• Drew Clayborn

The Beauty of Life and Death

What exactly IS death? Is it the absence of life or a continuation on to something else? In light of it being Spinal Cord Injury Awareness month I want to talk about life and death because its a very large reality that every person with a SCI has to deal with every day. Continuing living life knowing death can be right around the corner. I don’t know the answer to these questions. All I know is that I’m here.

About two months ago I had a pretty close call. I was sitting at my desk working on my computer when my chair unknowingly turned on. I leaned my head back on my headrest and the chair started driving forward. My first thought always if I hear my chair initiate is to quickly move out of the way of my joystick so it doesn’t poke me in the eye or worse go down my throat. Unfortunately this means that I’m still pushing my head against my headrest which is what controls the chair. My next thought is, well luckily my nurse is standing right here. Surely she’ll think to do something to stop the chair or worse case push the desk out the way so I can turn the chair off. Instead she decided to scream my name repeatedly, stare at me like a deer at headlights, and stammer utterances realizing my chair had pinned my throat against the desk so I can’t tell her what to do. All I hear are my wheels skidding against the floor as the chair continues to try to drive forward. I’m trying to lip to her “turn the chair off!” Luckily my dad is home. She screams for him, and as soon as she does I immediately put all my focus on my neck and throat, tightening every muscle I can to try to protect from as much damage as I can. Not realizing I was starting to pass out. I blacked out. Woke up across the room with my dad holding a crushed set of tubes up to my trach to try and get some air in me. He’s also yelling to her to go grab some replacement pieces in the bathroom. She can’t find them so he goes and grabs them. Comes back, fixes the tubing, I’m breathing, catastrophe over, right?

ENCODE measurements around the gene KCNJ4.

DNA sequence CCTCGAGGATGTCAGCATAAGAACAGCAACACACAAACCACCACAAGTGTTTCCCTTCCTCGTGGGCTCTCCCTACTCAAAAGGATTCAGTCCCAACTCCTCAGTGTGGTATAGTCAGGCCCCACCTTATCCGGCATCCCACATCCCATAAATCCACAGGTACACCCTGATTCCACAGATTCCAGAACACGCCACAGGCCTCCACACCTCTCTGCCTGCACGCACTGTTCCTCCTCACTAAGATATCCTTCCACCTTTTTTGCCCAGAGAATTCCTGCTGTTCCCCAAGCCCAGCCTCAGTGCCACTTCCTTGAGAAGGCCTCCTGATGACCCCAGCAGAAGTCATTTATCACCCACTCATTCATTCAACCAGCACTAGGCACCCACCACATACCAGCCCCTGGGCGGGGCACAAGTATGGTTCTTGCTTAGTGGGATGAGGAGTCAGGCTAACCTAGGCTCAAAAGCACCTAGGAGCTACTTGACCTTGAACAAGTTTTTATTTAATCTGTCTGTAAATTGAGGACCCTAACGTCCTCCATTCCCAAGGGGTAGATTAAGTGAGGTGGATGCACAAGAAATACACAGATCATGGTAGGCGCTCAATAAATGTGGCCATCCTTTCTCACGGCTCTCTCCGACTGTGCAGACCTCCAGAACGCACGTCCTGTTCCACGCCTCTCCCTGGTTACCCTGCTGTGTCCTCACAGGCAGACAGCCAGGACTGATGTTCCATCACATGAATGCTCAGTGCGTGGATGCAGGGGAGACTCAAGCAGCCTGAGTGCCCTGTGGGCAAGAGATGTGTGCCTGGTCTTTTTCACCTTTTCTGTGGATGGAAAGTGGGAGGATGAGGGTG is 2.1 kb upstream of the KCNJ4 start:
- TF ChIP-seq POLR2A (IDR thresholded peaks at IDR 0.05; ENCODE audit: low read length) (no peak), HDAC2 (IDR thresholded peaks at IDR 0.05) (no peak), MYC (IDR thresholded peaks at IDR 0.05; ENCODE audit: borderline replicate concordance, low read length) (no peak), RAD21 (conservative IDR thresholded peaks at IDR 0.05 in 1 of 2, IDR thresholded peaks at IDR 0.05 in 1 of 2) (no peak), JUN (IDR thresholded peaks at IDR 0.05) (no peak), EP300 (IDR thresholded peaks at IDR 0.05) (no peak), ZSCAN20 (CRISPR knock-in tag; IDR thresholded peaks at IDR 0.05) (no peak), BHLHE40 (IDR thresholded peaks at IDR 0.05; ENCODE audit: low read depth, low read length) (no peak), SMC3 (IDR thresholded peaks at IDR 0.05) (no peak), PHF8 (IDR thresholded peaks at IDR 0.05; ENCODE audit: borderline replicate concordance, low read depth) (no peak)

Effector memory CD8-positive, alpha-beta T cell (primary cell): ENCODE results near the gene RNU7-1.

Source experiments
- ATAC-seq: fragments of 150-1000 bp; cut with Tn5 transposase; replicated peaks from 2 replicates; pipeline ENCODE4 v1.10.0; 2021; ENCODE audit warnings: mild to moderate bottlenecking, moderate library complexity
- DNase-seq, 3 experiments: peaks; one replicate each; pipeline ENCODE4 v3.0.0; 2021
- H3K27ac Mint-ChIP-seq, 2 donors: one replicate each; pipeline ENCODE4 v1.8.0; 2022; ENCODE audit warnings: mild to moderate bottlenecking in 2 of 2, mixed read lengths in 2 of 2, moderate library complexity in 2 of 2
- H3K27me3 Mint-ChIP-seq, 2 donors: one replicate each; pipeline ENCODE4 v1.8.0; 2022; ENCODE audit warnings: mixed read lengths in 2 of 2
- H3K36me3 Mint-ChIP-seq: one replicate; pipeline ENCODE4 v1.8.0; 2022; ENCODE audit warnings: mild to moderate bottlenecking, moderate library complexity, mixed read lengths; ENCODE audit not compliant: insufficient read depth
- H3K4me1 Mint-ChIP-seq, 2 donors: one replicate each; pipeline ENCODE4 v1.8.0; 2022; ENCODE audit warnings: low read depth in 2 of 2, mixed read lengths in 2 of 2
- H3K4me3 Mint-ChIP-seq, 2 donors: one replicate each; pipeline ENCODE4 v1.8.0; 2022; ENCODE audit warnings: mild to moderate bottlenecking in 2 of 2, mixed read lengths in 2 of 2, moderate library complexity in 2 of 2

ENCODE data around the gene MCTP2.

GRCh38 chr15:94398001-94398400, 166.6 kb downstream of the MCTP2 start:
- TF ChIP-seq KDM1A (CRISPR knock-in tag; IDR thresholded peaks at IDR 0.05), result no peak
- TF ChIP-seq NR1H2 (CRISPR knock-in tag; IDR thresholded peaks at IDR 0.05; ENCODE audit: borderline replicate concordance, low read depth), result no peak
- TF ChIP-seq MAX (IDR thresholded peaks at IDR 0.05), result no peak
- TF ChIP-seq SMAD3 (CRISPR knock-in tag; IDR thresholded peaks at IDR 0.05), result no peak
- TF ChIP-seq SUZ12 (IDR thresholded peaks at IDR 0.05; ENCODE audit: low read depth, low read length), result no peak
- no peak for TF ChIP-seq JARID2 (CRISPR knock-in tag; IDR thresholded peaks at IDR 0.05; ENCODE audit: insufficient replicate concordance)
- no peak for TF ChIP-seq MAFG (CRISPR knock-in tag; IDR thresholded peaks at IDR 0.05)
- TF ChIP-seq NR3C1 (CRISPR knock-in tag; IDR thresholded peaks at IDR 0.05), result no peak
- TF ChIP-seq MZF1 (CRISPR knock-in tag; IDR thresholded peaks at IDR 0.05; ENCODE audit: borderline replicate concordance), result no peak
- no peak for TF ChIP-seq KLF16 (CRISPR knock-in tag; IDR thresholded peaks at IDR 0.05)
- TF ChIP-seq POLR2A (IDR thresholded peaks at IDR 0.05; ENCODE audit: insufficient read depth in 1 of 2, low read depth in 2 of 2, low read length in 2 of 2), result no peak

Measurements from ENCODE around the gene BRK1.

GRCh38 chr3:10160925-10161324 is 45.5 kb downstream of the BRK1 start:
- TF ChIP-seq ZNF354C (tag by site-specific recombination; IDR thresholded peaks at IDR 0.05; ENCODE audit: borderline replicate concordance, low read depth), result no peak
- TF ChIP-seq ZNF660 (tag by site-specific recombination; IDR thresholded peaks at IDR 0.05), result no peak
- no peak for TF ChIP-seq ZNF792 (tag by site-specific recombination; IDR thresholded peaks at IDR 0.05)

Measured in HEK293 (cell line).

This was all the damage that had occurred to my throat

After something like that happens how do you just continue on with your day? He’s gotta go out to work with a smile? I’m supposed to get back on my computer and finish my work? I ended up going outside and sitting in the sun for a couple hours. Trying not to think about what happened. About how if my dad hadn’t been there I most likely would have died. How I don’t feel safe with this nurse here. Then the question that I always propose to myself arises. If I knew I was going to die today, how would I feel?

Before I answer that I want to tell you another story. Back in April I was extremely stressed, overwhelmed, scared, nervous, and worried for many different reasons. Then I got sick for a week; and while I was sick I saw these two things scrolling through Facebook. I want to tell you about them because they allowed me to take a step back, reevaluate things, and give myself a break.

The first thing I saw was a post from a photographer who had the opportunity to capture a natural home birth from start to finish. It was a series of over 150 pictures capturing every step of the process; from contractions and counter pressure, the screams of labor, all the hands of support being placed on her, to then the relief and joy that rushed over her knowing what was about to come, tears of joy when she met her daughter for the first time as she latched on, birthing the placenta, the husbands involvement and complete admiration towards his wife and daughter, and the existence of life flowing through this child.

Seeing this viscerally play out, filled me with so many emotions. Watching the experience of how all of us came into the world. Extreme pain, agony, and discomfort immediately followed by happiness, relief, joy, and excitement. These are just the least graphic images by the way. If you want to see all the gruesome details check out Vanessa Mendez Photography

Right after that I read an article, breaking down the commemoration that was held by Northern Michigan University for Carlo Estupigan who I went to middle and high school with.